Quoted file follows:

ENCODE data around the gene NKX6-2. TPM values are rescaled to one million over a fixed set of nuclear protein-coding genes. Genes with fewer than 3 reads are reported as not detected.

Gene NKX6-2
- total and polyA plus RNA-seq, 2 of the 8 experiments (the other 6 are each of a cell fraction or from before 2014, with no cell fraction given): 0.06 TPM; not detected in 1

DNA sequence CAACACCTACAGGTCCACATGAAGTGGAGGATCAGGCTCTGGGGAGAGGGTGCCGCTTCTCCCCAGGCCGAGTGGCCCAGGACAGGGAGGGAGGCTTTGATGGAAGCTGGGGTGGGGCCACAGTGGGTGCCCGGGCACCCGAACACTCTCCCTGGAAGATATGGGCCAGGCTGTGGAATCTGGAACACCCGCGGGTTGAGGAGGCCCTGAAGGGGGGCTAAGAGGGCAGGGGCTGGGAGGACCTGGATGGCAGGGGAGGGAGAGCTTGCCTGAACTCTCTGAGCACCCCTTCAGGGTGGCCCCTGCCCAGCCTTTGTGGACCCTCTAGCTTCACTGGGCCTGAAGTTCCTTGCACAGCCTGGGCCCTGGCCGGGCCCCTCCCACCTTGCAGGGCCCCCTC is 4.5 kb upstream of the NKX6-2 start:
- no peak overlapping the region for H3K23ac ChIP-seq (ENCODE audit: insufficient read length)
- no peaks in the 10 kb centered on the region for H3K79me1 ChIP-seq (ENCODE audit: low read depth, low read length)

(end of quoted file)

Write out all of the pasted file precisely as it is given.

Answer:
ENCODE data around the gene NKX6-2. TPM values are rescaled to one million over a fixed set of nuclear protein-coding genes. Genes with fewer than 3 reads are reported as not detected.

Gene NKX6-2
- total and polyA plus RNA-seq, 2 of the 8 experiments (the other 6 are each of a cell fraction or from before 2014, with no cell fraction given): 0.06 TPM; not detected in 1

DNA sequence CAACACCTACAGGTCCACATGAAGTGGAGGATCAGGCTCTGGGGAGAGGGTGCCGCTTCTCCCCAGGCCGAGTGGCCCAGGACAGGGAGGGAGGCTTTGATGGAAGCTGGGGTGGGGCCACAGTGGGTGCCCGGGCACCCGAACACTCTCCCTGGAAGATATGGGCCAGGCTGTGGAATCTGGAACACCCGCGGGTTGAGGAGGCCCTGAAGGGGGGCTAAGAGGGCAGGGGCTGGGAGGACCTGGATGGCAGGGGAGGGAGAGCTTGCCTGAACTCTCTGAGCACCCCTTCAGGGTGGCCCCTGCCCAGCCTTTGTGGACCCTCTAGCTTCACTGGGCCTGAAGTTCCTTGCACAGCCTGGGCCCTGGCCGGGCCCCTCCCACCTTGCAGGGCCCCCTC is 4.5 kb upstream of the NKX6-2 start:
- no peak overlapping the region for H3K23ac ChIP-seq (ENCODE audit: insufficient read length)
- no peaks in the 10 kb centered on the region for H3K79me1 ChIP-seq (ENCODE audit: low read depth, low read length)